Nadeem Mansour, director of the Egyptian Center for Economic and Social Rights (ECESR), speaks to Mada Masr about the challenges facing the labor movement in Egypt and the battle for bread and social justice.
Mada Masr: Why do you think demands for social justice were masked by an identity battle post-January 25, 2011?
Nadeem Mansour: My work is still about the struggle for bread, social justice and the minimum wage, but after January 25, political organizations — the Muslim Brotherhood, Salafis and liberal groups — used the media to wage a very public battle over identity politics that masked this fight to some extent. Those who chanted for social rights in 2011 were not able to achieve their aims for numerous reasons — they didn’t have parties to speak for them, nor a media interested in propagating their ideals. Private media in Egypt is owned almost entirely by businessmen, who often have personal interests that are in conflict with labor movements.
At the ECESR, we have a monitor for economic and social protests. We’ve noticed that many protests over the last four years have had economic and social demands, and there have been a lot of them. In 2013, for example, the number of protests exceeded 5000. Our role is to support these demands. Social justice is the key to making any real change, and to all of the problems facing Egyptian society today. For example, terrorism will only be confronted and stability brought about by ensuring structural and social inequalities are addressed.
MM: How has the absence of political support for economic and social rights affected your work at the center?
NM: Support of the poor and marginalized has never received much genuine political interest. Such attention fluctuates according to the political climate. Part of our role as an entity that offers legal, research and media services, and supports syndicates and local communities, is to help people find solutions to their problems on a local level, and then ensuring attention is given to their problems more widely.
Take the case of the minimum wage, as an example. Before we started the campaign and filed the lawsuit, the issue was not even a matter of discussion. The last minimum wage was set in 1982, as far as I remember, and it was around LE34. The campaign — both research and online — was initiated in partnership with workers, as there were no independent trade unions or syndicates at the time. We succeeded in raising the minimum wage from LE34 to LE400, and then to LE700 after the revolution. Now the minimum wage stands at LE1200, and we are still demanding its increase. By setting the minimum wage as a revolutionary demand, it became a public issue, not just one concerning workers.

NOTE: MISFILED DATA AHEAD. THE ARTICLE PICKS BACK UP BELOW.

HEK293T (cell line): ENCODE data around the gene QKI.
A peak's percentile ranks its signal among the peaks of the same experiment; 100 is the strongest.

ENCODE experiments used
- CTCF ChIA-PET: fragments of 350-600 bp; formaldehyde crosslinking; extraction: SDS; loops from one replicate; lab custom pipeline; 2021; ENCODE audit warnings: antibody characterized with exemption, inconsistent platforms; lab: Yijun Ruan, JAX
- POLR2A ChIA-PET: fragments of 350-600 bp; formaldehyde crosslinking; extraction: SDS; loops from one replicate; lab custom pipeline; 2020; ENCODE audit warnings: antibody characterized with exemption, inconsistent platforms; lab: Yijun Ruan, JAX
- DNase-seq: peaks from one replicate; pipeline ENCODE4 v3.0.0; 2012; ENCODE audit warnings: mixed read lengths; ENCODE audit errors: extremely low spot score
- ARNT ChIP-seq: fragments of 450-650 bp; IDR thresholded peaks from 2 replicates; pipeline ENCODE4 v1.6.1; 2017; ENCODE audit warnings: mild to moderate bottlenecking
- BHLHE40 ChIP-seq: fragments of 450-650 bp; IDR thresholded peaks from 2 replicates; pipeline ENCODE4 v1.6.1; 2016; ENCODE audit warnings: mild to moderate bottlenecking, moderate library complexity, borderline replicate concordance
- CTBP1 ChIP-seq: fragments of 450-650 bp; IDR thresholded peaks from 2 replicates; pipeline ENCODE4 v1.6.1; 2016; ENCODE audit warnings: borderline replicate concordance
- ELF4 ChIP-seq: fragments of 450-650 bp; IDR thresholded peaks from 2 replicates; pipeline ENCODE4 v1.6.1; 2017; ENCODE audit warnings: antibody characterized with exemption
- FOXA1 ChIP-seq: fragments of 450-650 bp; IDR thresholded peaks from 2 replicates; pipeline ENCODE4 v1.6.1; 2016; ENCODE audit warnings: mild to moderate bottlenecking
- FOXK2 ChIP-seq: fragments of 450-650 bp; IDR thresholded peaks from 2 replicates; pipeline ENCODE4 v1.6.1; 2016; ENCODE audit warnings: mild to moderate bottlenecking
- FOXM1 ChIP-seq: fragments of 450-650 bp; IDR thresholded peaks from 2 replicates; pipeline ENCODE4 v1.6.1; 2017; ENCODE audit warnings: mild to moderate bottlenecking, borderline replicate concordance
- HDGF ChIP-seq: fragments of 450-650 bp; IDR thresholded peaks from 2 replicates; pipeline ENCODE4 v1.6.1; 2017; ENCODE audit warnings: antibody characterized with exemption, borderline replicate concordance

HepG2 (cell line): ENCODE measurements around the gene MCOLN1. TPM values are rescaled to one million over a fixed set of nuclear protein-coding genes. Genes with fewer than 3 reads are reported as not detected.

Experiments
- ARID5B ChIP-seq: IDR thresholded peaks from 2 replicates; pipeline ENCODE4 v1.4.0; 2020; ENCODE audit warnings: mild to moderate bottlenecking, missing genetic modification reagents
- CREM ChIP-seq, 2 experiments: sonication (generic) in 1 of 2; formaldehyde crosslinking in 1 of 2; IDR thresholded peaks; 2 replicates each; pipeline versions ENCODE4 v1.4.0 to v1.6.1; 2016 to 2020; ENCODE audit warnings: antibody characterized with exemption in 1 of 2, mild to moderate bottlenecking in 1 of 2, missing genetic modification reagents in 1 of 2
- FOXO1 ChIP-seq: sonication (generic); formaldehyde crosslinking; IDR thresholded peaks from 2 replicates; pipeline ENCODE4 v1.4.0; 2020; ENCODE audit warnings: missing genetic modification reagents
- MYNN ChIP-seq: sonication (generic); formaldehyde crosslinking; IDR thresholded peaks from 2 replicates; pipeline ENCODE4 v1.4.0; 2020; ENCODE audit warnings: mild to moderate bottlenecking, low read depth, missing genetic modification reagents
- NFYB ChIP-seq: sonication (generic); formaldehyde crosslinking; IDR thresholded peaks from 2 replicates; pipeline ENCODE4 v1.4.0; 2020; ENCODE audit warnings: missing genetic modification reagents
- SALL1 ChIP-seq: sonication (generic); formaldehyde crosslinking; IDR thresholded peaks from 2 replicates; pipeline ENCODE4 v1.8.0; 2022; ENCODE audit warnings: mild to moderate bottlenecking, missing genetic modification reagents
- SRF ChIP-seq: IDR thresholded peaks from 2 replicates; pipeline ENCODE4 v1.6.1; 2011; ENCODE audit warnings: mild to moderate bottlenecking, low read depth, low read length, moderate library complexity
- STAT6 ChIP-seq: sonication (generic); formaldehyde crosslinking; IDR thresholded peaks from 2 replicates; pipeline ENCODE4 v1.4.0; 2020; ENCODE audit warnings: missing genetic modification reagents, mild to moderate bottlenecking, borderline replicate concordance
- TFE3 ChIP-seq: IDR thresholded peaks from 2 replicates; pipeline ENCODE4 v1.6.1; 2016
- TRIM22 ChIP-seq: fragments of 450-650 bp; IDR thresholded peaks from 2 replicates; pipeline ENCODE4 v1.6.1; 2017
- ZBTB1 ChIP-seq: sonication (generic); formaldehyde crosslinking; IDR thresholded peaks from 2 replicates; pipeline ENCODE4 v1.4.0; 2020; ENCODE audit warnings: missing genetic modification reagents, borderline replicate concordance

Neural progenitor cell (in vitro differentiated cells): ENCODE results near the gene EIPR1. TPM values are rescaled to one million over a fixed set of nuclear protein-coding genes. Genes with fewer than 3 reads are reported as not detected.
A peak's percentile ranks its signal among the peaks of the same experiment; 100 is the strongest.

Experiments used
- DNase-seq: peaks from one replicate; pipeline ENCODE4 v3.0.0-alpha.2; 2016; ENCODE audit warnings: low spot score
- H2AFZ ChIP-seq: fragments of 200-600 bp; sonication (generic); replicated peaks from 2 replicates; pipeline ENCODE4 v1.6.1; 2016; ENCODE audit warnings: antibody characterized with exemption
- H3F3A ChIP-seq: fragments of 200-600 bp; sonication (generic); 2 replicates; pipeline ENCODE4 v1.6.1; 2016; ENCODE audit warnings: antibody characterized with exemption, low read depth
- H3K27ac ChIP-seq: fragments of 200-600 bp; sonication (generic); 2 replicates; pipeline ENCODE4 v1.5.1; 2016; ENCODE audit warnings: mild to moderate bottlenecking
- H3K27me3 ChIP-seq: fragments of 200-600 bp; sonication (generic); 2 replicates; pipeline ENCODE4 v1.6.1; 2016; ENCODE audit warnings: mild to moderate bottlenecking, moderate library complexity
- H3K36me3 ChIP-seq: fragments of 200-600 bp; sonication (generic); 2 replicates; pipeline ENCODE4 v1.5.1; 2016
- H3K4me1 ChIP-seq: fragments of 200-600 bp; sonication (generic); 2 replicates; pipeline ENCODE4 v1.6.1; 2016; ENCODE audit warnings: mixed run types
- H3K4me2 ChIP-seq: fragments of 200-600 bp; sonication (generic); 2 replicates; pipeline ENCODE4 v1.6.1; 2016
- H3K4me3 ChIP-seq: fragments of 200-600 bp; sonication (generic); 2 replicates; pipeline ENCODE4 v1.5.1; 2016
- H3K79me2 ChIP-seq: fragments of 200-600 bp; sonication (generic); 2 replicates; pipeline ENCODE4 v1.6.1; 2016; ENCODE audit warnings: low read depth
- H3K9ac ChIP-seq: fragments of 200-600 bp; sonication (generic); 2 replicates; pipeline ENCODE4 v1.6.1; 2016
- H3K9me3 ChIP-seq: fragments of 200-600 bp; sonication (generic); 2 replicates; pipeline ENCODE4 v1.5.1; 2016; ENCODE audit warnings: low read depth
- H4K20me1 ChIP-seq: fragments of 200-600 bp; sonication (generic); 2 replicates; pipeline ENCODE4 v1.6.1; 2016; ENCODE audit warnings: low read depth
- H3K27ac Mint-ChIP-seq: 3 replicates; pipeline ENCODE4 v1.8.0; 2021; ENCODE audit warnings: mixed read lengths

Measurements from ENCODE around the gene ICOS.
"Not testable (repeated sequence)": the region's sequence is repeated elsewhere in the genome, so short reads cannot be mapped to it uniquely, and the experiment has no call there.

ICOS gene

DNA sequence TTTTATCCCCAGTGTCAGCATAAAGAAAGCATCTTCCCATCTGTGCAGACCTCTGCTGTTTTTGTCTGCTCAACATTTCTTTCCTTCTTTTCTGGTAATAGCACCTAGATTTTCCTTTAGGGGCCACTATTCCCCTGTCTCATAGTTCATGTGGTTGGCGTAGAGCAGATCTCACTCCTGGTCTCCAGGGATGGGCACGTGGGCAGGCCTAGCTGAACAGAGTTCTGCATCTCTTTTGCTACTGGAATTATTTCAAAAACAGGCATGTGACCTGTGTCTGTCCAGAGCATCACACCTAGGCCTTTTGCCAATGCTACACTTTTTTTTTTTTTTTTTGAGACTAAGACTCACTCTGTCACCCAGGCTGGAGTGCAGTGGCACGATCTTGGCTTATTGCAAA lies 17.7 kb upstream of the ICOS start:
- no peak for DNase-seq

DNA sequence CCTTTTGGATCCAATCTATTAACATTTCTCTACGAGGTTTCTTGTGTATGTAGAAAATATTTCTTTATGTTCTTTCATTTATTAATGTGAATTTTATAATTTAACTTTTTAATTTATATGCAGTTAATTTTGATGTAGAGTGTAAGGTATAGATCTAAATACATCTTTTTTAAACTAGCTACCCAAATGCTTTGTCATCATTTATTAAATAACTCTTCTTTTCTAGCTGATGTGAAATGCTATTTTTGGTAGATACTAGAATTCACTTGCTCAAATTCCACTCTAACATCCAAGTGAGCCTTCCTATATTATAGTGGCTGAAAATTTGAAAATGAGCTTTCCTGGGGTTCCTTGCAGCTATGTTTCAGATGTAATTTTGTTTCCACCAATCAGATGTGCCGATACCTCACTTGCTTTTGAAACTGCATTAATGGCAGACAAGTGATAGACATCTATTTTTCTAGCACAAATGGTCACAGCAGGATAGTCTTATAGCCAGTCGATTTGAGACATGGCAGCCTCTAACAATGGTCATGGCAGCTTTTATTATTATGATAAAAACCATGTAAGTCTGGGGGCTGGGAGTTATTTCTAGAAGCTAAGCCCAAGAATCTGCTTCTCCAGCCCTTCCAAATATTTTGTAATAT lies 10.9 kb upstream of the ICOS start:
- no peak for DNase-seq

We are also interested in working more on specific cases, such as the issue of the Misr Shebin al-Kom Spinning and Weaving Company [the country’s largest textile company, based in Mahalla], which was sold to an Indian investor who already owned some of its competitors. He bought it illegally at a cheap price in order to destroy its equipment and decrease production and thus competition. This case prompted the government to issue a law protecting contracts, which we believe is unconstitutional and have challenged in court.
We partnered with a group of workers and farmers in 2012, when the constitution was being revised, to issue a document, “Workers and farmers write the constitution.” While the conflict over the civil or Islamic identity of the state continued, and there were many calls for workers and farmers to be educated about their rights, we decided to go and ask them about what they thought these rights should be. We went to 22 governorates and we talked with thousands of people. We put them together in a legal document and ended up with something similar to the international Covenant on Economic and Social Rights in its relation to health, work and water. This is part of our work, empowering local communities to make decisions that impact on their own lives.